As part of its annual bid to ensure it has only the hippest, coolest dictionary, Merriam-Webster has announced plans to add another handful of popular neologisms to its upcoming 2014 edition, so that your dictionary may once again be the envy of all your peers. “What’s that, a Macmillan?” cool kids across the nation’s hallways will scoff. “It doesn’t even have ‘tweep’!” they’ll laugh, as their uncool peers look up the definition of “mortification.”

The portmanteau of “tweet” and “people you would never talk to in real life” is but one of 150 new words that will join the esteemed ranks of the cool English language—many of them being included, according to a press release, to “reflect the growing influence technology is having on human endeavor, especially social networking,” and the way it has ruined words. Strangely, “social networking” itself is a new addition, defined asthe creation and maintenance of personal and business relationships especially online” by someone who’s apparently never been on Twitter or Facebook (else it would read “the dissemination of mob outrage and cat photos among people killing time on the bus”). These join other Internet-spawned phenomena like “selfie” that have officially been added, as “shame” has officially been taken out.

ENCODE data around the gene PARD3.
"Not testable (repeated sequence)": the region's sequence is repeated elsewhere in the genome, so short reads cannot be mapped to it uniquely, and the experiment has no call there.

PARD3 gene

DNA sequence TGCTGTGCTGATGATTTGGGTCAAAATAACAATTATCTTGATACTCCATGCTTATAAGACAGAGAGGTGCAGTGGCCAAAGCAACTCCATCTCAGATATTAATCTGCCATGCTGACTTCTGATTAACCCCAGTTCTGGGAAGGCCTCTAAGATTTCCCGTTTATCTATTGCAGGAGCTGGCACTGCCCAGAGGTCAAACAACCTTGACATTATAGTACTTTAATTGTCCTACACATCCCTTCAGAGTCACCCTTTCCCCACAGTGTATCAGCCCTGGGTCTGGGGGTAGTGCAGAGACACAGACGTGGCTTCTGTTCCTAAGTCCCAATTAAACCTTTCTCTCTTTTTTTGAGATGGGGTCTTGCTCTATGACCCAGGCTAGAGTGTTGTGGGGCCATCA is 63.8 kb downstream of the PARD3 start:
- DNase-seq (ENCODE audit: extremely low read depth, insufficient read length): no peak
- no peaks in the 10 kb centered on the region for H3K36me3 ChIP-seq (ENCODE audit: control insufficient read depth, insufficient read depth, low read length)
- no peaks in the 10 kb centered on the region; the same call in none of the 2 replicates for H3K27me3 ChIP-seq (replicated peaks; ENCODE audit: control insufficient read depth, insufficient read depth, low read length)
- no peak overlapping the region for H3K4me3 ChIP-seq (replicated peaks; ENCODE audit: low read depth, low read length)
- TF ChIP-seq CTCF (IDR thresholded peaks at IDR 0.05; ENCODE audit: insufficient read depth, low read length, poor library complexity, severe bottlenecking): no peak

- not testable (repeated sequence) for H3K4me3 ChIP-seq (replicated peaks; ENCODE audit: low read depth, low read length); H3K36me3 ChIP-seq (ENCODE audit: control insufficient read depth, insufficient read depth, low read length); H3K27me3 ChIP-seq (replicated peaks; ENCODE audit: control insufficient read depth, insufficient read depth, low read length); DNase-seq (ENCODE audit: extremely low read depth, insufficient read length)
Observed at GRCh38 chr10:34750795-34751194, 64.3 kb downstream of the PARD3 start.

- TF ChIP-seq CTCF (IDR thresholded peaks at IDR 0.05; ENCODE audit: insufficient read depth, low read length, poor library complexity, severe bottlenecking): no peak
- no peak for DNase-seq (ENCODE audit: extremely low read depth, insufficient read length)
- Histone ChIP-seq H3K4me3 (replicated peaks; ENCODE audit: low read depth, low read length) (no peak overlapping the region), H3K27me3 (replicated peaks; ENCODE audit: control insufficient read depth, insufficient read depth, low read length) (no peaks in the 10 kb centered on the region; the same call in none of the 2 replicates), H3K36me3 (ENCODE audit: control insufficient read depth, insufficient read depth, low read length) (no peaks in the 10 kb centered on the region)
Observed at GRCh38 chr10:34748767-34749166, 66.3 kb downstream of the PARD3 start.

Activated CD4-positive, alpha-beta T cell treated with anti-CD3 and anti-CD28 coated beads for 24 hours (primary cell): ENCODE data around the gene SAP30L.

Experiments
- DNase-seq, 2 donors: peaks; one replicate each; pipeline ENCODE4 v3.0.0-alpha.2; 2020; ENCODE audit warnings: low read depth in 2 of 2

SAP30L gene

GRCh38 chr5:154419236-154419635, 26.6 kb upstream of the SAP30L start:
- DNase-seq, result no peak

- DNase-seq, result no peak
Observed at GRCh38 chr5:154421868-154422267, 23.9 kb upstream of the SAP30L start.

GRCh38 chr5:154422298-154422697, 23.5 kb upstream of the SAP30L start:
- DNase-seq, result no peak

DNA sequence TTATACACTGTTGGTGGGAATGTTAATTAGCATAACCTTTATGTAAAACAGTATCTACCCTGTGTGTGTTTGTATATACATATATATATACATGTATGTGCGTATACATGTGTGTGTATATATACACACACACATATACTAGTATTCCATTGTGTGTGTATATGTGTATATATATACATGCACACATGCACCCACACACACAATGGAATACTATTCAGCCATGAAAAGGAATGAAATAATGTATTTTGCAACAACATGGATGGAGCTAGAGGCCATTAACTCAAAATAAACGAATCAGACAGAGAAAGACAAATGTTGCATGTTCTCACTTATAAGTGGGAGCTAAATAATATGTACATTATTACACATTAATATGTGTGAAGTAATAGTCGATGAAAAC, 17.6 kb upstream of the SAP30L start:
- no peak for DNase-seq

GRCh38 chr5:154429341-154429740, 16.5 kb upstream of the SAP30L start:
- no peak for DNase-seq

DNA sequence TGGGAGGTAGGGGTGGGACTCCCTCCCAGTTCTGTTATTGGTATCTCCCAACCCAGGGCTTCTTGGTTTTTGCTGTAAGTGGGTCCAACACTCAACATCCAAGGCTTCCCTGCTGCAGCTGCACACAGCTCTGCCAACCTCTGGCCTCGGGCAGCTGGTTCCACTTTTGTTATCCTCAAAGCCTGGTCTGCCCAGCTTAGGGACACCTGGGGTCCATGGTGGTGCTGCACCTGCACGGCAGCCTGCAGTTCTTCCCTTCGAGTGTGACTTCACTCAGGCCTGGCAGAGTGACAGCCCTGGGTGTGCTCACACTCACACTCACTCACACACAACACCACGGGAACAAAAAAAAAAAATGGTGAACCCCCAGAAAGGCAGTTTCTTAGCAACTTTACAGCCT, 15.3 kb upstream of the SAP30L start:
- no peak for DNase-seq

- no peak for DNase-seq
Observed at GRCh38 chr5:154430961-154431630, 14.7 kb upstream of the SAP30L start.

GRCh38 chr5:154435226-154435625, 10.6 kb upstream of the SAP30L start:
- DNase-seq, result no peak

Also receiving its induction into the wordie (noun. what cool people call dictionaries) is a new definition for “catfish,” named after the documentary and TV series of the same name where it’s mentioned in a tangential, almost completely unrelated anecdote to the story of a woman pretending to be someone else on Facebook. The press release also mentions “last year’s strange story of football player Manti Te’o’s nonexistent girlfriend,” in explaining how lexicographers will still be making fun of him years from now.

Other things that have been immortalized until dictionaries become irrelevant (which will certainly never happen so long as they keep adding cool new words): Dubstep, fangirl, freegan, and steampunk—all presumably drawn from one person’s terrible eHarmony profile. Now you will know what they mean and why you shouldn't date them.

In related news, the word “gullible” still isn’t in the dictionary.